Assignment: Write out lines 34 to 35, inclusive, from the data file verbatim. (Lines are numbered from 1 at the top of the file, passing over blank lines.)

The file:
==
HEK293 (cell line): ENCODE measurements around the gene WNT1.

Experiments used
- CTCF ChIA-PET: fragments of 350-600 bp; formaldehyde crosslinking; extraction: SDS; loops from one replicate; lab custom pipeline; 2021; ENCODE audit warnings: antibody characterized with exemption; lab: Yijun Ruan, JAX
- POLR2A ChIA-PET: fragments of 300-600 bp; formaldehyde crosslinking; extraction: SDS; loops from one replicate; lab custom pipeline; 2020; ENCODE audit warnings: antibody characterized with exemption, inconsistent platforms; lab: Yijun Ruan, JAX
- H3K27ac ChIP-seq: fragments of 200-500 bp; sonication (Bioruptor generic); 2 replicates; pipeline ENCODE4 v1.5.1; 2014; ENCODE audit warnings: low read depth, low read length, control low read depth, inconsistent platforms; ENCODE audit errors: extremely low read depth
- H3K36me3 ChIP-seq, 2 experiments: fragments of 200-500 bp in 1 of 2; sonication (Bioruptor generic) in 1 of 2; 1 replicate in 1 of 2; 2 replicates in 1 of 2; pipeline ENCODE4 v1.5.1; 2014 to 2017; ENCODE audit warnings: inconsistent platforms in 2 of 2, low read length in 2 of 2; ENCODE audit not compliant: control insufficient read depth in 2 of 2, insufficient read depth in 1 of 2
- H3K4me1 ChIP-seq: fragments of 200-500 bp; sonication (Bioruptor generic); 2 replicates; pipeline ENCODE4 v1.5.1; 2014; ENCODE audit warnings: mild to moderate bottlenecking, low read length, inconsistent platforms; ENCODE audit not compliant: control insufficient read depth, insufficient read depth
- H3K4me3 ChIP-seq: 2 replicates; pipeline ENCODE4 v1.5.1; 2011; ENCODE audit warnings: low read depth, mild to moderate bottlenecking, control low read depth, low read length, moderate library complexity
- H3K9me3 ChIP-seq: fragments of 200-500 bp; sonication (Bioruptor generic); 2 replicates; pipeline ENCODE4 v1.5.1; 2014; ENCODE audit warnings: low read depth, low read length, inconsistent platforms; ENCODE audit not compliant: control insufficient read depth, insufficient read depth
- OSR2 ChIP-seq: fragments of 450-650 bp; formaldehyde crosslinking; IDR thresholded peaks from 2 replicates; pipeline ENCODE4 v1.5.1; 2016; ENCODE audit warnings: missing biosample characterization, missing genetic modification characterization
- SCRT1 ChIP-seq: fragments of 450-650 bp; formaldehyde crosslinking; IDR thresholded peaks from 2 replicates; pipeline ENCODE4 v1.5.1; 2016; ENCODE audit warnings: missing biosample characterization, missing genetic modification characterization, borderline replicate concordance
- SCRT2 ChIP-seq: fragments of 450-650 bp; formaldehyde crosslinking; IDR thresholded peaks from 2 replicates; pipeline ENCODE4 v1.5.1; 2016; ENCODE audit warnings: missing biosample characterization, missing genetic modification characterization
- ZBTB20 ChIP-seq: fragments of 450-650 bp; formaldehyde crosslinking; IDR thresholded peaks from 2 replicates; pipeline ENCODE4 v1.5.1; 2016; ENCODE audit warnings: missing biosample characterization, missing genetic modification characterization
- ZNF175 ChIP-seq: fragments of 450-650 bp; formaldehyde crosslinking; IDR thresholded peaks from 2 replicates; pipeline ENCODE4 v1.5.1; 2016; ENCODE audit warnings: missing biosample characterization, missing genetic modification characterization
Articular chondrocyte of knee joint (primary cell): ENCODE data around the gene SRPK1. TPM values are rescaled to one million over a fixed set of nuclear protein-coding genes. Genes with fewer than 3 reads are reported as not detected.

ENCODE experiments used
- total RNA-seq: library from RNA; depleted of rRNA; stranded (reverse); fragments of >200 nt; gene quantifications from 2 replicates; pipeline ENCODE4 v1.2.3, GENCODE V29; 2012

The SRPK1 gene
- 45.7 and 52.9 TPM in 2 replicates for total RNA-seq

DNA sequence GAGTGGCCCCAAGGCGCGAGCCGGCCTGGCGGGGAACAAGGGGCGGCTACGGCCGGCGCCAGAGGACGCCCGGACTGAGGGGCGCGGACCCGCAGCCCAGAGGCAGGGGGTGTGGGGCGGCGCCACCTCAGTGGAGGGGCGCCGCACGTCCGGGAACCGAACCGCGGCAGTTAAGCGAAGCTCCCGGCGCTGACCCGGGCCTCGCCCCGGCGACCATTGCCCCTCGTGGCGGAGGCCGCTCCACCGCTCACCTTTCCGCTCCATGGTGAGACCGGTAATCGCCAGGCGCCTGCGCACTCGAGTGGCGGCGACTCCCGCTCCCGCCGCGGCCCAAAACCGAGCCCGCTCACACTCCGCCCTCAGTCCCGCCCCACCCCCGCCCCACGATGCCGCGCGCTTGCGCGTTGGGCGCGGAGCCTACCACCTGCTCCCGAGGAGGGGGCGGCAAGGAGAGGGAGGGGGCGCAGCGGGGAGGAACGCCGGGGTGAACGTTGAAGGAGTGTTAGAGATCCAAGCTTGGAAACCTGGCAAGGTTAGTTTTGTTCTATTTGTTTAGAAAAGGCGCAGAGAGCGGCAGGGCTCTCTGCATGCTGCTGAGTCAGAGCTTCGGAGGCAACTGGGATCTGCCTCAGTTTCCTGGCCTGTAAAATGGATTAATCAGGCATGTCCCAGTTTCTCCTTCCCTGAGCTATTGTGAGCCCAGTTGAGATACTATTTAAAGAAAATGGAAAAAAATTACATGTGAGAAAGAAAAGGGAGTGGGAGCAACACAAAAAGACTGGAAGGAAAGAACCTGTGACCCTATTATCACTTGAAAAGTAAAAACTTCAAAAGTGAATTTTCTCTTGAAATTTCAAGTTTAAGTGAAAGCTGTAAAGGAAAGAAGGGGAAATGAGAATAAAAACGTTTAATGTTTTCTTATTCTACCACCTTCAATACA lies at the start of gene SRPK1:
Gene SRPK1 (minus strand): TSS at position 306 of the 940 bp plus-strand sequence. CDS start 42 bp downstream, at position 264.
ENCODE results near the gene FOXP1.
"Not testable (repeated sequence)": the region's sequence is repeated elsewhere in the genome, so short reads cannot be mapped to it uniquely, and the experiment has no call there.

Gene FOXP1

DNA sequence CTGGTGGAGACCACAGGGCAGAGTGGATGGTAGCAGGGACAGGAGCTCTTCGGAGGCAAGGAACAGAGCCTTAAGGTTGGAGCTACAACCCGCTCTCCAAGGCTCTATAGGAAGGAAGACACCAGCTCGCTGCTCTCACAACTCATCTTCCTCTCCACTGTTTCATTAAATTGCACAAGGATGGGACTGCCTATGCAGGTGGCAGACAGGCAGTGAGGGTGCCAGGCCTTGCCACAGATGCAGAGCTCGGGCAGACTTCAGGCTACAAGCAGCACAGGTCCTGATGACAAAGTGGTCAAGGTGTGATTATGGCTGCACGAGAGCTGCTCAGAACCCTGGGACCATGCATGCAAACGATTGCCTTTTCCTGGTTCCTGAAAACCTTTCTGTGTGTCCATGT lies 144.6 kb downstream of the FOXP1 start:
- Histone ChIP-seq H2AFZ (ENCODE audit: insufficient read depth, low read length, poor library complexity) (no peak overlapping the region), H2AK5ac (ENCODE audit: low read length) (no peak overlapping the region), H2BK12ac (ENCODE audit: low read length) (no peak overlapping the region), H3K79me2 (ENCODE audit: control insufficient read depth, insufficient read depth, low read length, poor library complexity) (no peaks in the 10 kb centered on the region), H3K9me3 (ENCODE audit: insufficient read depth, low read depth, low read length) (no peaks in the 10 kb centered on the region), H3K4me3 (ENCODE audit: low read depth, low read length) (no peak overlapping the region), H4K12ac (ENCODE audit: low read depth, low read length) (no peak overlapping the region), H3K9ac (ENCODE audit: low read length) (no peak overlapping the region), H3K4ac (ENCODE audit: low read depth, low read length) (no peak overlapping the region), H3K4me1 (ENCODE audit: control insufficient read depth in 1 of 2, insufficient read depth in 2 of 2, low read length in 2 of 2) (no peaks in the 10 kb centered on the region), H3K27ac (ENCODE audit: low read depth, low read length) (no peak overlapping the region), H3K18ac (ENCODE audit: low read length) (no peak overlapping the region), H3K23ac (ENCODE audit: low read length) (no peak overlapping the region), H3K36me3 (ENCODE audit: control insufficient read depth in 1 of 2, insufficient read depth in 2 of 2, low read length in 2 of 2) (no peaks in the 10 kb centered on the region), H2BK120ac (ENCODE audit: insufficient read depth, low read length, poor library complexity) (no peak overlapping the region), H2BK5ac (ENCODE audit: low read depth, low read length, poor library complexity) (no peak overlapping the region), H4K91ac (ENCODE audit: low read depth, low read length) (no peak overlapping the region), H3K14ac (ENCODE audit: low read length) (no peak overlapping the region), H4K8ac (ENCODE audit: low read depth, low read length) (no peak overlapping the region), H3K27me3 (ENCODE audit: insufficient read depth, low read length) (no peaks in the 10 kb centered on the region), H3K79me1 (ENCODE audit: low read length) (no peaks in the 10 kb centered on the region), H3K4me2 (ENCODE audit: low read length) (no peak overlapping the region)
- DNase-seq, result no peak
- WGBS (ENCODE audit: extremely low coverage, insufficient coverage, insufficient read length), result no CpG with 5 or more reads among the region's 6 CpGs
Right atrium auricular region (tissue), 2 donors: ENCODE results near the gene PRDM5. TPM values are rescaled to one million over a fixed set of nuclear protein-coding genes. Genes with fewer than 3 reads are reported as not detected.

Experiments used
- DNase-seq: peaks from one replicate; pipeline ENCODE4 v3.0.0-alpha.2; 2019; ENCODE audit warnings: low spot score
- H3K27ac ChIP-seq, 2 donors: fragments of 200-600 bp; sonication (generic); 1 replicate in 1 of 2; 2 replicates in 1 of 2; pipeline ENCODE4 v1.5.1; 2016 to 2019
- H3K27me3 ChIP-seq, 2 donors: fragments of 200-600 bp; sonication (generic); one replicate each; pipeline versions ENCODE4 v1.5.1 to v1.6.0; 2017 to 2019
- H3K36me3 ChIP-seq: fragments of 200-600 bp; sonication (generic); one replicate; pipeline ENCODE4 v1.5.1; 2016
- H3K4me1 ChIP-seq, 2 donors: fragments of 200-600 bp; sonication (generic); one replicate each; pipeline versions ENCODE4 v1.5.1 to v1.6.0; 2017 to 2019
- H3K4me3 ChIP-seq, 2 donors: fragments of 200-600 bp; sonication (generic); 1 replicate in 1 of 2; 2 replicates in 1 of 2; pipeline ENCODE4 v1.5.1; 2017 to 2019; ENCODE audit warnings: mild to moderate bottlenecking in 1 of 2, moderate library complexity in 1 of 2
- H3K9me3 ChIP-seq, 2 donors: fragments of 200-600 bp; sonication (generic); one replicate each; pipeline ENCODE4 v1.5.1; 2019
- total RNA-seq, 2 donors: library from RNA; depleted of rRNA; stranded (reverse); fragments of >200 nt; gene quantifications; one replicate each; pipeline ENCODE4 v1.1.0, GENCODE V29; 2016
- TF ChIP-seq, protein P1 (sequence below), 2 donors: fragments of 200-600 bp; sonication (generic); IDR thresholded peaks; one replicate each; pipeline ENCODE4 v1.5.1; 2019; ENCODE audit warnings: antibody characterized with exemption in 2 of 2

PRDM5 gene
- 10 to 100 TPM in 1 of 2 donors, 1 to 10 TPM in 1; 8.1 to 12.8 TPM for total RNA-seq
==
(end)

- H3K36me3 ChIP-seq: fragments of 200-600 bp; sonication (generic); one replicate; pipeline ENCODE4 v1.5.1; 2016
- H3K4me1 ChIP-seq, 2 donors: fragments of 200-600 bp; sonication (generic); one replicate each; pipeline versions ENCODE4 v1.5.1 to v1.6.0; 2017 to 2019